|Title||Environmental effects on behavior and production of range cows on the Chihuahuan Desert|
|Publication Type||Conference Paper|
|Year of Publication||1991|
|Authors||Horton J., Pieper, Rex D., Havstad K, Wallace J.D., Murray L.W.|
|Conference Name||Annual Meeting of the Society for Range Management|
|Keywords||behavior, Chihuahuan Desert, environmental effects, production, range cows|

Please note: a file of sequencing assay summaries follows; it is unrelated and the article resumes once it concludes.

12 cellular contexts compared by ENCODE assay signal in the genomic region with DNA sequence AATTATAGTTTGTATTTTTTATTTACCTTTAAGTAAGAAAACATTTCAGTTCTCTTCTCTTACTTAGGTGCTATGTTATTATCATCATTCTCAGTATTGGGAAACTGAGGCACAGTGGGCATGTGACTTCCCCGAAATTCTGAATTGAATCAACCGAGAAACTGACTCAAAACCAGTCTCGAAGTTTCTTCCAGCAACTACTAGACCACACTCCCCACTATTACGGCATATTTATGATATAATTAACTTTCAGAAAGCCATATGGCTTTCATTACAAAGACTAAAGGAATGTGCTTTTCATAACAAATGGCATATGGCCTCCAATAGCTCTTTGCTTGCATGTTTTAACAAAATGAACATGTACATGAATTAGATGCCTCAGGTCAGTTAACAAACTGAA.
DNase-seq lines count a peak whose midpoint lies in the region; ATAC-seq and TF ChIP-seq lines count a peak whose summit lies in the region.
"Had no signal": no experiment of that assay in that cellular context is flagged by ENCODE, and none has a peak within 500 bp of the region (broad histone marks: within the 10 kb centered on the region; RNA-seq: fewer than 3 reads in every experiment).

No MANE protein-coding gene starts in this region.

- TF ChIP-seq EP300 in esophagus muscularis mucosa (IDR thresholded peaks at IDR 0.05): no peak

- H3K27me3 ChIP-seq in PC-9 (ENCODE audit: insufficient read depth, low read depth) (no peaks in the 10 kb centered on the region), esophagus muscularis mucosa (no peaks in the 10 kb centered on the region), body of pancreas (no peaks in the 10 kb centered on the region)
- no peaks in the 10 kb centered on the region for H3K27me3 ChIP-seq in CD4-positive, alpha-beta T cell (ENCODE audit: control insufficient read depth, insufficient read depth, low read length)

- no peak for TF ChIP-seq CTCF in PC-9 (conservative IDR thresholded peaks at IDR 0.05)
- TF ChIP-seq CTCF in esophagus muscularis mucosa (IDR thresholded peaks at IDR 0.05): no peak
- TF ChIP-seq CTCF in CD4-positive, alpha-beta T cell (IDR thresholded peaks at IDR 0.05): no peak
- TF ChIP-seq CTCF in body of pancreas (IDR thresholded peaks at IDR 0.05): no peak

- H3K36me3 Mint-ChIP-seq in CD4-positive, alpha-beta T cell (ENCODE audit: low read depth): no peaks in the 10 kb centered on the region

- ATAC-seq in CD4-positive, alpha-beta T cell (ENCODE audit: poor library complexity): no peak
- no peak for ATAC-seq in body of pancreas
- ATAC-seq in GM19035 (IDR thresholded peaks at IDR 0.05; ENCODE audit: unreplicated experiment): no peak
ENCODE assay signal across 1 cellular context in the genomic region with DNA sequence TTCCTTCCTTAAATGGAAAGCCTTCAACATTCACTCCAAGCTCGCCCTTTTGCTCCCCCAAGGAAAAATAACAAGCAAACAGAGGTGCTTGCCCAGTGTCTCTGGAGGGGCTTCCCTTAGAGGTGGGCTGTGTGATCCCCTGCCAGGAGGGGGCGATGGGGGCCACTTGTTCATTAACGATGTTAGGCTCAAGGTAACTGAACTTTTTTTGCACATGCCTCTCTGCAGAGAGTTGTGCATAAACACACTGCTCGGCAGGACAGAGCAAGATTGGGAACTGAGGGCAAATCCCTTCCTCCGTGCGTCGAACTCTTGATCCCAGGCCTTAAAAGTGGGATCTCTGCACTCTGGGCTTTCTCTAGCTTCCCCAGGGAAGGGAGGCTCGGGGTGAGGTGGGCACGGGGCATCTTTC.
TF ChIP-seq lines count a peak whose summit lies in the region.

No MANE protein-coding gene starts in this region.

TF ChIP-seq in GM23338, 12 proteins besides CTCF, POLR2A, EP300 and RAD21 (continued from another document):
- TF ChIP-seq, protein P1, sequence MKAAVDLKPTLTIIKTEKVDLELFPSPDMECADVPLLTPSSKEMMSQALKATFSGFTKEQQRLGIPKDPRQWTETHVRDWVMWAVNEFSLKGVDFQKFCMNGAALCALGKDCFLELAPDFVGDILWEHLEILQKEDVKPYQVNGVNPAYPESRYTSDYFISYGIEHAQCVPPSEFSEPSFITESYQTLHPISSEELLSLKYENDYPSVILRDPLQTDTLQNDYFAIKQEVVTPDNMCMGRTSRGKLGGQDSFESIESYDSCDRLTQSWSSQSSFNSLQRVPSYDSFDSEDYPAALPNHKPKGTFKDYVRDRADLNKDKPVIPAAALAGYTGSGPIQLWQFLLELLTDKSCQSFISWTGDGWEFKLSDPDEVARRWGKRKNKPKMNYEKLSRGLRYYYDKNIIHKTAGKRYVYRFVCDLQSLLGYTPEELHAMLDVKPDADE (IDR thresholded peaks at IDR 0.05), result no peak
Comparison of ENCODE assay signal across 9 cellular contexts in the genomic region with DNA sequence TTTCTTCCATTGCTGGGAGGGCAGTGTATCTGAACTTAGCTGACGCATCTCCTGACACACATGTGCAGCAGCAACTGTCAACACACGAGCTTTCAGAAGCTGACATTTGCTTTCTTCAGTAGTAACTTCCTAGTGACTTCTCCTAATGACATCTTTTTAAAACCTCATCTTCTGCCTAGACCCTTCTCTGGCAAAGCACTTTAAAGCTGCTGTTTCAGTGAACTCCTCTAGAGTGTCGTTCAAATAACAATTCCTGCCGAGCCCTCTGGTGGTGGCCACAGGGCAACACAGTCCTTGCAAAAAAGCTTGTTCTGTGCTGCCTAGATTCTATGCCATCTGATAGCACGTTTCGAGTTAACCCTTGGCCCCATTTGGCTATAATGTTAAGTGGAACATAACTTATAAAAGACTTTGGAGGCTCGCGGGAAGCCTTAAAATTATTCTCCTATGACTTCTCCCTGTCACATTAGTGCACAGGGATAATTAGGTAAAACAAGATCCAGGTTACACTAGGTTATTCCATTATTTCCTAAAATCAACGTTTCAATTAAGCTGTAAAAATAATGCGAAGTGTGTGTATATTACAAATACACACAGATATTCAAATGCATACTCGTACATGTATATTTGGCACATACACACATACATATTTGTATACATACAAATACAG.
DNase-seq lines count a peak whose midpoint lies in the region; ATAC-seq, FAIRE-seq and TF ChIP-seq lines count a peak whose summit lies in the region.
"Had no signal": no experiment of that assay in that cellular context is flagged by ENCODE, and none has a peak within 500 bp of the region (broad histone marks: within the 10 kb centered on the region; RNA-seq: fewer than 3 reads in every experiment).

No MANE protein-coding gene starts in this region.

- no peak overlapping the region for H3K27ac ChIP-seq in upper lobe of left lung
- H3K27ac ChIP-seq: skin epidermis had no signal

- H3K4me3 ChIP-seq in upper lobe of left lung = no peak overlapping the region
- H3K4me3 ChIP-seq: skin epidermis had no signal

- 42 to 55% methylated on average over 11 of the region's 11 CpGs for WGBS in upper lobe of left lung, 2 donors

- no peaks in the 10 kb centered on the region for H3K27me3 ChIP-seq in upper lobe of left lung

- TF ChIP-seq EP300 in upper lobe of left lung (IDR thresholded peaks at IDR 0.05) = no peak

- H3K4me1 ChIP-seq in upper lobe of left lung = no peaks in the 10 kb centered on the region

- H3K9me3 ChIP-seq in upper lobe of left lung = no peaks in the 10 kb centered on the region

Behavior of free-ranging cows was investigated as affected by season, diurnal periods, and weather parameters. Sixteen genetically diverse lactating cows were fitted with vibracorders to record active time continuously from 18 May 1989 to 3 January 1990. Total collection time was divided into three seasons: hot-dry (1 June to 12 July), warm-rain (1 August to 11 September), and cold-dry (1 November to 12 December). Days within seasons were divided into 24 1-hour periods. Differences in active time were found among seasons (P < .05), periods (P < .05), periods within seasons (P < .05), and cows within periods within seasons (P < .05). Activity was lowest during the hot-dry season during darkness. Substantial activity occurred during the hottest daytime periods. Warm-rain season activity during darkness increased (P < .05) slightly with daytime period activity increasing substantially (P < .05). Cold-dry season activity illustrated classical grazing periods with major post-dawn, pre-dusk, and nighttime period activity. Average total daily active times were 10.9 h, 12 h, and 9.5 h for hot-dry, warm-rain, and cold-dry seasons, respectively. Cows were very active during the hot periods of the day during the hot-dry season. Lowest total active time occurred during the cold-dry season when cows were not lactating and had low physiological requirements.